In the following section, the diurnal cycle of precipitation over the Benin mesoscale domain simulated by different CPSs (RAS, SAS, and KF2) at different spatial resolutions (20 and 10 km) will be compared to observations and discussed in detail. Figure 7 shows the diurnal cycle of total precipitation at the Benin mesoscale domain in both observations (ALMIP2) and three simulations (RAS, SAS, and KF2) from April to September. The 20- and 10-km results are presented in Figs. 7a and 7b, respectively. In the observations, there are often two peaks, one in early morning–nighttime and the other in late afternoon, but the late afternoon peak is more pronounced. In the coarse-resolution trial, all of the simulations generate larger amplitudes during the first 3 months, but smaller amplitudes in July–September. In addition, the time of the simulated precipitation maximum always precedes the observations, which is a general problem in current climate models. Among the simulations, the RAS peak time is the earliest and is associated with the weakest amplitude. SAS and KF2 show similar trends and there are only slight differences between the two in the premonsoon months (April and May), not only regarding amplitude but also phase. After the monsoon onset, differences between SAS and KF2 increase, especially for the amplitude (July and August) and phase (September). The month showing the worst features is July, which has very weak precipitation in all three of the simulations. The reason for this is not clear yet, but it may be due to the parent GCM’s discrepancy in incorrectly representing the large-scale monsoon dynamics (not shown). As for the high-resolution simulations, there are no systematic advantages in simulating the phase and amplitude. For example, precipitation simulated using RAS is larger than that at coarse resolution for almost all the months. However, SAS and KF2 display much more complex behavior among different months and there is no uniform conclusion. In general, differences among the three CPSs are smaller during the premonsoon season at coarse resolution, but amplified at high resolution. The differences in the later 3 months are large at coarse resolution, but reduced at high resolution. This indicates that CPSs are sensitive to the resolution as well as monsoon dynamics.

Fig. 7.
Fig. 7.

Seasonal (April–September) evolution of the diurnal cycle for total precipitation averaged over the Benin mesoscale domain derived from ALMIP2, RAS, SAS, and KF2 at (a) coarse and (b) high resolution. Continuous lines are the first two harmonics fitted from dashed lines.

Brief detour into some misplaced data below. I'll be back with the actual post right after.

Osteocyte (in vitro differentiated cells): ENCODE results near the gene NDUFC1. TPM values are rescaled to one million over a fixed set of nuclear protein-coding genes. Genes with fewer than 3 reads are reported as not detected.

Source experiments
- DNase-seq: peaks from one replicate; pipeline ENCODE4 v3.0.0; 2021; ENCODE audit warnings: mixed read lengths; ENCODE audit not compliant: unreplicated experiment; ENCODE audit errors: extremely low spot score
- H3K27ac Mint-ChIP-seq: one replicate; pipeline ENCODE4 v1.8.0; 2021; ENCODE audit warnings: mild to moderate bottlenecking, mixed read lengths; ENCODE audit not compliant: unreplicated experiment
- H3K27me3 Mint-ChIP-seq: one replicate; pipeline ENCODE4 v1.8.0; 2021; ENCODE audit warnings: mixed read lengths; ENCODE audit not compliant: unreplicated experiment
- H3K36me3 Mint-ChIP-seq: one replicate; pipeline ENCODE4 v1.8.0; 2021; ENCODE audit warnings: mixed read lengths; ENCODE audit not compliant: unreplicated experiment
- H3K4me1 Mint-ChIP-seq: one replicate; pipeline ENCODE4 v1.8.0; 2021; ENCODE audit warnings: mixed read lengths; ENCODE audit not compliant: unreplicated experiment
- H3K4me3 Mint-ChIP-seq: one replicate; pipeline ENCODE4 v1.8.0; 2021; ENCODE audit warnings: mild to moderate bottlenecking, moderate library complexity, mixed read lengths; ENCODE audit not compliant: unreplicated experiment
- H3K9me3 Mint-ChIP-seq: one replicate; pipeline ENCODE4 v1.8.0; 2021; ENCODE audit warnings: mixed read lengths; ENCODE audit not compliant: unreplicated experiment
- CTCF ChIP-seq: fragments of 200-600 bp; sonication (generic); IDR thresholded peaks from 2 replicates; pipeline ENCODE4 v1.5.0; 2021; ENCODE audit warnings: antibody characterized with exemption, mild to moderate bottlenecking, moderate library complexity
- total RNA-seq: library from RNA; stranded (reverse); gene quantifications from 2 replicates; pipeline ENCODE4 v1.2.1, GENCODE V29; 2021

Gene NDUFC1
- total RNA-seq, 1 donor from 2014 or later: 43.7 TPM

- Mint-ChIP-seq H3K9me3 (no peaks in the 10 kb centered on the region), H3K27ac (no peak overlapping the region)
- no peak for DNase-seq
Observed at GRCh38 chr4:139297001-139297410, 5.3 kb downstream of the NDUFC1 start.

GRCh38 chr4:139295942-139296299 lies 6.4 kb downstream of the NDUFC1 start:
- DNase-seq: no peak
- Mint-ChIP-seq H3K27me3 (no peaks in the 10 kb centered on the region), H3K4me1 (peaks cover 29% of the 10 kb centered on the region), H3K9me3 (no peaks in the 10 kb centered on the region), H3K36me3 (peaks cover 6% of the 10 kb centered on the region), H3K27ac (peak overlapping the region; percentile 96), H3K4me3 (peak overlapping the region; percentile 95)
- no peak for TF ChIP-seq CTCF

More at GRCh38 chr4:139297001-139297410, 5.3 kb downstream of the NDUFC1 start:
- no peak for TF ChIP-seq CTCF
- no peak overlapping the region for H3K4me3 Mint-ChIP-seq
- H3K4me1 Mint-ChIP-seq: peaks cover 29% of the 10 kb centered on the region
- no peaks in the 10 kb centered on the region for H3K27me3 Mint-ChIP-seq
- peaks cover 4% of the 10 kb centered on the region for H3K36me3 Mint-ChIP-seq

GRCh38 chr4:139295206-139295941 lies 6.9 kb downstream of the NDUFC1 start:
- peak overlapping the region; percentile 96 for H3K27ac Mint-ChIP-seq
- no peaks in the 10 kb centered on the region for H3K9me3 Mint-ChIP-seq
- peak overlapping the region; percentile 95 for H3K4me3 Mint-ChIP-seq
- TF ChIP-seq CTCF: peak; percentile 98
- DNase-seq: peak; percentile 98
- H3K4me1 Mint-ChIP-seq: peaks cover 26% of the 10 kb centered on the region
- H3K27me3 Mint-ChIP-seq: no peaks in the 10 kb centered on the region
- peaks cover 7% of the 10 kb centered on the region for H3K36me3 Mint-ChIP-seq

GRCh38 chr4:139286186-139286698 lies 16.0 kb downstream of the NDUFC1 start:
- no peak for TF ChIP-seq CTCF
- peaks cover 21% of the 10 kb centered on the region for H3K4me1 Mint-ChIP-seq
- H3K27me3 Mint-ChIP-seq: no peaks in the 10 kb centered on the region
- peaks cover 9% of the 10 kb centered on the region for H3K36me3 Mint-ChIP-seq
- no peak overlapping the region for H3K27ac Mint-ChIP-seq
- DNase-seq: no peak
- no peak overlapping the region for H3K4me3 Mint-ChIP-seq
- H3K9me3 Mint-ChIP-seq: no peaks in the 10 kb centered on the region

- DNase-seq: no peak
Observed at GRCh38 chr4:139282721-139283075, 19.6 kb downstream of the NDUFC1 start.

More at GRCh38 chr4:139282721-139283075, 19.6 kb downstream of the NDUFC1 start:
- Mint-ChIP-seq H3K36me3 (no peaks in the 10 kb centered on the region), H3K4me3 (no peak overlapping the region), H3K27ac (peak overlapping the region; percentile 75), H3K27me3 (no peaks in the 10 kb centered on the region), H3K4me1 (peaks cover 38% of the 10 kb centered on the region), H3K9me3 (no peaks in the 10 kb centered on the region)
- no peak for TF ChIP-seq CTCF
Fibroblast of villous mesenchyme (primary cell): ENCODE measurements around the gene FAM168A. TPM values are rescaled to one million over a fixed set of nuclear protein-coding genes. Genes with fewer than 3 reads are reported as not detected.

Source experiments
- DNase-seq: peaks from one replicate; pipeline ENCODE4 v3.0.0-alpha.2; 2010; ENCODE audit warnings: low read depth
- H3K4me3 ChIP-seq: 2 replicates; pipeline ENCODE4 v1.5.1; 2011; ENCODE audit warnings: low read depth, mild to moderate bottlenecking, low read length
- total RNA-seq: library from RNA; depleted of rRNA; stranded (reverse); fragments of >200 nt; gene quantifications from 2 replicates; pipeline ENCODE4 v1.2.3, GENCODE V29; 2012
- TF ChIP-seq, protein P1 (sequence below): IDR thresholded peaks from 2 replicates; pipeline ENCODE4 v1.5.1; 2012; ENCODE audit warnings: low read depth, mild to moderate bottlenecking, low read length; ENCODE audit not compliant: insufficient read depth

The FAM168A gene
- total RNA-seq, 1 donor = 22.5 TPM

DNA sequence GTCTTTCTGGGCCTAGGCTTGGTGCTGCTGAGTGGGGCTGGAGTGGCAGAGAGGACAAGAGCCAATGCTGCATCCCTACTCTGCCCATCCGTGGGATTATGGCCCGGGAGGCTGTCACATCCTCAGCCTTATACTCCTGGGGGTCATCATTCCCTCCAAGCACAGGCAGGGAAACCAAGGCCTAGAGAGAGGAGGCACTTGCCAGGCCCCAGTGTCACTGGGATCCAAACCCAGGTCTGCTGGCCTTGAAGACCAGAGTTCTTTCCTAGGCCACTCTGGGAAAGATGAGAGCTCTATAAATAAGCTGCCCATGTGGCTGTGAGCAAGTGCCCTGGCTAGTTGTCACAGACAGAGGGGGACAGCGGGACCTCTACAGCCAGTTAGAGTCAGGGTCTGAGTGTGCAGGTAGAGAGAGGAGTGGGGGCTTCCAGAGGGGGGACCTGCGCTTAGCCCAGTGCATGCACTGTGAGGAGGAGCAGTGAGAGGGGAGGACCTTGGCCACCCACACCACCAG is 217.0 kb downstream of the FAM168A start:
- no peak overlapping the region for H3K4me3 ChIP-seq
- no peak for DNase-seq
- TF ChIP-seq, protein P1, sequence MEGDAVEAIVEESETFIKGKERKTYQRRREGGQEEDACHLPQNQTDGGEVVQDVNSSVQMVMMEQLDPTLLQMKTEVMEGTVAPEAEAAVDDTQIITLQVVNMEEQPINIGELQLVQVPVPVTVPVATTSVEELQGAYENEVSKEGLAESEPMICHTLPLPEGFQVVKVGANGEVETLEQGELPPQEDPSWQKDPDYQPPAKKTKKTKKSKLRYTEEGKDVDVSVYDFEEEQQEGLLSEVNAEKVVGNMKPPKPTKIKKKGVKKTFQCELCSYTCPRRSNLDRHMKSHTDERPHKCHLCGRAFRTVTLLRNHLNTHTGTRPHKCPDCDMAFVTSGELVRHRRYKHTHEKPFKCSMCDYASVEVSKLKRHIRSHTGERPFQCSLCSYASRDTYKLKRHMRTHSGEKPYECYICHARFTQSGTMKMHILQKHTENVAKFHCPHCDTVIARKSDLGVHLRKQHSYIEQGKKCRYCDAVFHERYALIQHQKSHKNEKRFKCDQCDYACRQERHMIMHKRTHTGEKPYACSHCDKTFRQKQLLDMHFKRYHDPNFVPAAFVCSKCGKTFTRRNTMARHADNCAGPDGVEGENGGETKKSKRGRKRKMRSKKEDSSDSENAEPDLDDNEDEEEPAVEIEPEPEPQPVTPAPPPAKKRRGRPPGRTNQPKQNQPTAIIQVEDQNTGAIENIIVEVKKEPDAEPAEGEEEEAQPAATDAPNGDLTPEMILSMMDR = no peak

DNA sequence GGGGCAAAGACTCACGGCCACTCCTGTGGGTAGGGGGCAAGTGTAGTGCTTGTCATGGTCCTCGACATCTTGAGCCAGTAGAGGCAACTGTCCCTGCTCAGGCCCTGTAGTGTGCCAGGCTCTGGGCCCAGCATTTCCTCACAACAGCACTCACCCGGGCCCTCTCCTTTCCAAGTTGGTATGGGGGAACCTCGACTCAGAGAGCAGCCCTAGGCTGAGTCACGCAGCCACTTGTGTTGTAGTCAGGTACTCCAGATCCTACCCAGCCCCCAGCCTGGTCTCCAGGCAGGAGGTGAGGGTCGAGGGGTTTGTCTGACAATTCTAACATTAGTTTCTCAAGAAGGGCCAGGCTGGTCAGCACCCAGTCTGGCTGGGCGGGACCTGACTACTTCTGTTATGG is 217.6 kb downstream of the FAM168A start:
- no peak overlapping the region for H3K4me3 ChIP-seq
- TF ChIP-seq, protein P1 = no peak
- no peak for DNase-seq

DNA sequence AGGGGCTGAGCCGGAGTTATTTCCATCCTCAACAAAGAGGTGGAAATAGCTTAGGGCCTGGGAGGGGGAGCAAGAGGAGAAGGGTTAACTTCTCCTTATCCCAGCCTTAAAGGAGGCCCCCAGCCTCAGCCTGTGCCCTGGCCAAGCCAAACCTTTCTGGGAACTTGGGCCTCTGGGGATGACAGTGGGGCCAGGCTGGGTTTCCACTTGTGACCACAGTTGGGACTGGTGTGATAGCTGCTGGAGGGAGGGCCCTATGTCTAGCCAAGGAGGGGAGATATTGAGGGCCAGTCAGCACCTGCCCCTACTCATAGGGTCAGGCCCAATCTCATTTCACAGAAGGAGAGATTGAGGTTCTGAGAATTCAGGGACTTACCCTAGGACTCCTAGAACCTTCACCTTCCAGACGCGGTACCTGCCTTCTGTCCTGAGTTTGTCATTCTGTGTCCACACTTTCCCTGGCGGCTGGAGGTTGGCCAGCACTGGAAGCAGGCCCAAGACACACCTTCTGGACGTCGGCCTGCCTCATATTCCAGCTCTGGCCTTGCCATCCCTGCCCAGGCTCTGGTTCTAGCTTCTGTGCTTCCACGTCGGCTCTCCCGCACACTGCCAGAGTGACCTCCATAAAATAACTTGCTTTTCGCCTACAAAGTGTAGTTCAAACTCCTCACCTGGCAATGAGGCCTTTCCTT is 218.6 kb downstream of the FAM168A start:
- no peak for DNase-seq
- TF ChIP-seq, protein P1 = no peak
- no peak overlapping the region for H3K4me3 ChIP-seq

Citation: Weather and Forecasting 30, 2; 10.1175/WAF-D-14-00013.1

2) Convective versus large-scale precipitation

To explain why there is no significant improvement at high resolution for any of the three CPSs, convective precipitation and large-scale precipitation are further examined separately in Figs. 8 and 9. In the RSM, convective precipitation is generated by the deep and shallow convective schemes, while the large-scale precipitation is formulated based on the saturation condensation. Compared to the total precipitation (Fig. 7), convective precipitation only has a single diurnal peak, which always occurs in late afternoon. In 20-km simulations (Fig. 8a, below), SAS produces the largest amount of precipitation and the differences compared to RAS and KF2 are amplified in the later monsoon months from July to September. However, in 10-km runs (Fig. 8b, below), the results are quite different. The convective precipitation rate is substantially larger for RAS, but reduced for SAS and KF2. Differences among RAS, SAS, and KF2 are more apparent from April to June, while they converge from July to September in terms of phase and amplitude. Regarding large-scale precipitation at coarse resolution (Fig. 9a), RAS has obvious early morning and nighttime peaks, which are supposed to dominate the early morning phase of total precipitation (Fig. 7a). However, there is almost no large-scale precipitation in SAS except during June, but there is a relatively large amount in KF2, for example, during May, June, and September. When compared to coarse-resolution simulations, SAS and KF2 with high resolution produce much more large-scale precipitation, but it is reduced in most of the months for RAS. An obvious early morning peak can be found from April to July, while the peak time shifts to late afternoon in August, associated with the enlarged amplitude. Compared to Figs. 8a (below) and 8b (below), high-resolution simulations produce more large-scale precipitation than coarse-resolution cases because at higher resolution it is easier for a grid box to become saturated, which therefore dominates the total precipitation. The above analysis reveals that partitioning between convective and large-scale precipitation is significantly modulated by resolution and the role of different CPSs is weakened when resolution increases.